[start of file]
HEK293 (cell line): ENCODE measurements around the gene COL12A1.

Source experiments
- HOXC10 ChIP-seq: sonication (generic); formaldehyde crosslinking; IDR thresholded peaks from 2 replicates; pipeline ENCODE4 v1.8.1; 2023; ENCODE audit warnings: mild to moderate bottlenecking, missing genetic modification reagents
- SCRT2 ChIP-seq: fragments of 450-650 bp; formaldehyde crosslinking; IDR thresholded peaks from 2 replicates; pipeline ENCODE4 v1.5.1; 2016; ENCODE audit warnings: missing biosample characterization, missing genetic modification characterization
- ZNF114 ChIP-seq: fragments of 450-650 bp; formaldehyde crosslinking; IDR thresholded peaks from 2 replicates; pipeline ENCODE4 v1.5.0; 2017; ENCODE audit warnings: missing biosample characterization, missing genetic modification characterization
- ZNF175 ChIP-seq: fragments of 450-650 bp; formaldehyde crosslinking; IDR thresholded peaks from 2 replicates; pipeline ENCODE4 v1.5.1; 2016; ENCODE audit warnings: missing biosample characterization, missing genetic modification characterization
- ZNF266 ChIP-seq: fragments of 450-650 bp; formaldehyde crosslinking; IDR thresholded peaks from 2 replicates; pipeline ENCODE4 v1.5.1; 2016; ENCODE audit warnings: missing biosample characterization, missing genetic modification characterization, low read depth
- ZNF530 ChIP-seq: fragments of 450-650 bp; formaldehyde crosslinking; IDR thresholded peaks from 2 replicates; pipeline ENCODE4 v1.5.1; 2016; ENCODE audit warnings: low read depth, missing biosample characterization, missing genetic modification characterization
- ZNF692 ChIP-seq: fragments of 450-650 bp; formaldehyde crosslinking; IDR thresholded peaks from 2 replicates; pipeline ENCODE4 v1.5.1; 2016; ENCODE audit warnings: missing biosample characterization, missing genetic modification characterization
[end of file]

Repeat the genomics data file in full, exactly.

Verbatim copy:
HEK293 (cell line): ENCODE measurements around the gene COL12A1.

Source experiments
- HOXC10 ChIP-seq: sonication (generic); formaldehyde crosslinking; IDR thresholded peaks from 2 replicates; pipeline ENCODE4 v1.8.1; 2023; ENCODE audit warnings: mild to moderate bottlenecking, missing genetic modification reagents
- SCRT2 ChIP-seq: fragments of 450-650 bp; formaldehyde crosslinking; IDR thresholded peaks from 2 replicates; pipeline ENCODE4 v1.5.1; 2016; ENCODE audit warnings: missing biosample characterization, missing genetic modification characterization
- ZNF114 ChIP-seq: fragments of 450-650 bp; formaldehyde crosslinking; IDR thresholded peaks from 2 replicates; pipeline ENCODE4 v1.5.0; 2017; ENCODE audit warnings: missing biosample characterization, missing genetic modification characterization
- ZNF175 ChIP-seq: fragments of 450-650 bp; formaldehyde crosslinking; IDR thresholded peaks from 2 replicates; pipeline ENCODE4 v1.5.1; 2016; ENCODE audit warnings: missing biosample characterization, missing genetic modification characterization
- ZNF266 ChIP-seq: fragments of 450-650 bp; formaldehyde crosslinking; IDR thresholded peaks from 2 replicates; pipeline ENCODE4 v1.5.1; 2016; ENCODE audit warnings: missing biosample characterization, missing genetic modification characterization, low read depth
- ZNF530 ChIP-seq: fragments of 450-650 bp; formaldehyde crosslinking; IDR thresholded peaks from 2 replicates; pipeline ENCODE4 v1.5.1; 2016; ENCODE audit warnings: low read depth, missing biosample characterization, missing genetic modification characterization
- ZNF692 ChIP-seq: fragments of 450-650 bp; formaldehyde crosslinking; IDR thresholded peaks from 2 replicates; pipeline ENCODE4 v1.5.1; 2016; ENCODE audit warnings: missing biosample characterization, missing genetic modification characterization